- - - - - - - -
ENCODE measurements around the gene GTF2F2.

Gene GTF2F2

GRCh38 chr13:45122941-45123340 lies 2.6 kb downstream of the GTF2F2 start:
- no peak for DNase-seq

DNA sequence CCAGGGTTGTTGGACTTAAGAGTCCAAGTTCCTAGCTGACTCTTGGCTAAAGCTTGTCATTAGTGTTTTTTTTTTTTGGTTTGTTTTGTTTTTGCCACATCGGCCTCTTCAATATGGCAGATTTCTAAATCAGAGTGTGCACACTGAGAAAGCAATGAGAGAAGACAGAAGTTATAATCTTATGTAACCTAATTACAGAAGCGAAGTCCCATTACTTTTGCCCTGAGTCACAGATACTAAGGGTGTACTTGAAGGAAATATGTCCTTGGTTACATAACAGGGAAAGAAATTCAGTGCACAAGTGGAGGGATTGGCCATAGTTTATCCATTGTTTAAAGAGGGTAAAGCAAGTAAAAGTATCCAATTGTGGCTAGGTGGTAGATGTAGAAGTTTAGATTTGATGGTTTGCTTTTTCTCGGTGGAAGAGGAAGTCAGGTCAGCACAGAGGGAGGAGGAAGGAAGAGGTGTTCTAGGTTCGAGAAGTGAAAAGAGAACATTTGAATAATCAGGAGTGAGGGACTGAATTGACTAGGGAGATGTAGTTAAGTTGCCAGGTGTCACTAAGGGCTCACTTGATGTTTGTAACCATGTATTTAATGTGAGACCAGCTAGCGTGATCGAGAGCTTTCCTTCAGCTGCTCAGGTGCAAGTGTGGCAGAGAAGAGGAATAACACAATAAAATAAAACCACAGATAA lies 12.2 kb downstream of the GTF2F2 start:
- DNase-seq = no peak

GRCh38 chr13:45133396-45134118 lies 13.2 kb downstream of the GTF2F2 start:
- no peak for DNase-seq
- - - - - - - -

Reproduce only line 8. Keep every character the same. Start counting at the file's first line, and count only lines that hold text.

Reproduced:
- no peak for DNase-seq